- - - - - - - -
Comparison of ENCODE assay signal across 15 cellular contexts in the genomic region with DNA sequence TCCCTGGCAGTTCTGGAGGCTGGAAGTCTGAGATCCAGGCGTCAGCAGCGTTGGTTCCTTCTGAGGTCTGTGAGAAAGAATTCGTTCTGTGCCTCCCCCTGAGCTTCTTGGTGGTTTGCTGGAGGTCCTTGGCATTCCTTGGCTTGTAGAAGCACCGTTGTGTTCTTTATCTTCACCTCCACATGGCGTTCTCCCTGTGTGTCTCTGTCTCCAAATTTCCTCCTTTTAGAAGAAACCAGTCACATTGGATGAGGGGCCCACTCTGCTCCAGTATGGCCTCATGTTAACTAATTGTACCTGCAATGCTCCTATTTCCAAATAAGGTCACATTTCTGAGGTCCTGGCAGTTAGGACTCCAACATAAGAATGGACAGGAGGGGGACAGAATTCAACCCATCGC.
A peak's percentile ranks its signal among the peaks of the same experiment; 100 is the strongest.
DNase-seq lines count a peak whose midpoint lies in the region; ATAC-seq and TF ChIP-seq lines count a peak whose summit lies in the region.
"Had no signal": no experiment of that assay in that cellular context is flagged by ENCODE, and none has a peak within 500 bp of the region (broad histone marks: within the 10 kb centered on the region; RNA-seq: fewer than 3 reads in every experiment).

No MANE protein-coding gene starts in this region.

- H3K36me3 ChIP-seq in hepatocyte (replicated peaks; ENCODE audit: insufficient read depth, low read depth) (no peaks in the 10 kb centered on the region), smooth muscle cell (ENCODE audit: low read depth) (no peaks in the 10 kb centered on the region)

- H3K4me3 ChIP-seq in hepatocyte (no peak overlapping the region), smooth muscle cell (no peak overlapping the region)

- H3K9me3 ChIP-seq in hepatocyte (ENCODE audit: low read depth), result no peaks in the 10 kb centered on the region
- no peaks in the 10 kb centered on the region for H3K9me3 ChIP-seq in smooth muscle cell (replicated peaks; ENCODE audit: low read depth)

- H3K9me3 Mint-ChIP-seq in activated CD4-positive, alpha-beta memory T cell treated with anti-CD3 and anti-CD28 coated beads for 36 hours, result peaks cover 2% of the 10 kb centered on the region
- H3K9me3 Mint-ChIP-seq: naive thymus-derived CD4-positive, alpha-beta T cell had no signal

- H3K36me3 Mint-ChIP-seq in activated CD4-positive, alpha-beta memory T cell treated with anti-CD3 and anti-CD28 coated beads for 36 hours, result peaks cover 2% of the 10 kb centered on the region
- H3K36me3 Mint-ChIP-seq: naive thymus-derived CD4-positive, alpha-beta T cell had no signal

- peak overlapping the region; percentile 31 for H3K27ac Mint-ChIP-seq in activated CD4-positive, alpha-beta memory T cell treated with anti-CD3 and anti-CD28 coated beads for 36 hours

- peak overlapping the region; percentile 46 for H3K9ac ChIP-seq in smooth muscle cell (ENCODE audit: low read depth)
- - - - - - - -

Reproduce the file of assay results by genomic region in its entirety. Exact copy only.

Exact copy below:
Comparison of ENCODE assay signal across 15 cellular contexts in the genomic region with DNA sequence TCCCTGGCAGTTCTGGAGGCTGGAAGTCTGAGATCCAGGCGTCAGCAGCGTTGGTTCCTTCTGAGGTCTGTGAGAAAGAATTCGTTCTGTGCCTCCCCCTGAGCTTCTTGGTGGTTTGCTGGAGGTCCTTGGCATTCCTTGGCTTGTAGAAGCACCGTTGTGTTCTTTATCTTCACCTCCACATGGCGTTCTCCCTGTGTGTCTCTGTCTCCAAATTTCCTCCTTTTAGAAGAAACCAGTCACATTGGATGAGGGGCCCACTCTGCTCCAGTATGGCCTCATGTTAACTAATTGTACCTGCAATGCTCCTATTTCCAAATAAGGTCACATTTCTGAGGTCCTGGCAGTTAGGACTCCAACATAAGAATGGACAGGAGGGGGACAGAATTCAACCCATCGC.
A peak's percentile ranks its signal among the peaks of the same experiment; 100 is the strongest.
DNase-seq lines count a peak whose midpoint lies in the region; ATAC-seq and TF ChIP-seq lines count a peak whose summit lies in the region.
"Had no signal": no experiment of that assay in that cellular context is flagged by ENCODE, and none has a peak within 500 bp of the region (broad histone marks: within the 10 kb centered on the region; RNA-seq: fewer than 3 reads in every experiment).

No MANE protein-coding gene starts in this region.

- H3K36me3 ChIP-seq in hepatocyte (replicated peaks; ENCODE audit: insufficient read depth, low read depth) (no peaks in the 10 kb centered on the region), smooth muscle cell (ENCODE audit: low read depth) (no peaks in the 10 kb centered on the region)

- H3K4me3 ChIP-seq in hepatocyte (no peak overlapping the region), smooth muscle cell (no peak overlapping the region)

- H3K9me3 ChIP-seq in hepatocyte (ENCODE audit: low read depth), result no peaks in the 10 kb centered on the region
- no peaks in the 10 kb centered on the region for H3K9me3 ChIP-seq in smooth muscle cell (replicated peaks; ENCODE audit: low read depth)

- H3K9me3 Mint-ChIP-seq in activated CD4-positive, alpha-beta memory T cell treated with anti-CD3 and anti-CD28 coated beads for 36 hours, result peaks cover 2% of the 10 kb centered on the region
- H3K9me3 Mint-ChIP-seq: naive thymus-derived CD4-positive, alpha-beta T cell had no signal

- H3K36me3 Mint-ChIP-seq in activated CD4-positive, alpha-beta memory T cell treated with anti-CD3 and anti-CD28 coated beads for 36 hours, result peaks cover 2% of the 10 kb centered on the region
- H3K36me3 Mint-ChIP-seq: naive thymus-derived CD4-positive, alpha-beta T cell had no signal

- peak overlapping the region; percentile 31 for H3K27ac Mint-ChIP-seq in activated CD4-positive, alpha-beta memory T cell treated with anti-CD3 and anti-CD28 coated beads for 36 hours

- peak overlapping the region; percentile 46 for H3K9ac ChIP-seq in smooth muscle cell (ENCODE audit: low read depth)